Committee work may be time intensive. And committee work might not be as relevant as we'd like for promotion. But committee work is not hard work.
Academics types love to complain. My theory is that naturally critical people are selected into grad school, and grad school rewards and nurtures that tendency. I got very good in grad school at sitting around a seminar table and critiquing other people's ideas. Perhaps not the best lifelong skill.
And we love to complain about committee work. The time. The endless meetings. The lack of clear outcomes. The personalities. Etc. Etc.
But I love committee work. Perhaps it is because I compare all work to my stints working in food service (Dunkin Donuts), retail (stock boy), medical device delivery (don't ask), and moving and storage (college student). Let me tell you, sitting around a table talking about action items or mission statements or whatever beats the hell out of the jobs I've had.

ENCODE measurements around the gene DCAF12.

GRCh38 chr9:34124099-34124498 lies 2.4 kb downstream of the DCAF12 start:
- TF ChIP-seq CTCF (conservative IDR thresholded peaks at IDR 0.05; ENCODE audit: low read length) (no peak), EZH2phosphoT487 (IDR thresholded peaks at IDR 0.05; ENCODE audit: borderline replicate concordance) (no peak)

I think it is fundamentally hard for us who are lucky enough to work in or around academia to recognize just how fortunate we are. If we acknowledge our luck we might jinx it, or someone will come and take it away. It is as if we admit that a large reason for our academic employment is being on the right side of chance, as well as all of our hard work, that somehow we will end up unemployed. We project the image of sacrifice as some sort of armor against an economy and job market with no guarantees and lots of risk.
So I say, revel in committee work. How many people get paid to sit around a table and talk? Embrace the opportunity to learn new things from people in different disciplines and professions around campus. Try to listen more than speak. Be humble and gracious, and don't give in to the status games and hierarchy signaling that often accompany committee meetings. Always support the most junior person in the room.
I'll bring the donuts.
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College of Liberal Arts and Sciences: Lecturer/Instructor - East Asian Languages and Cultures (F1600038)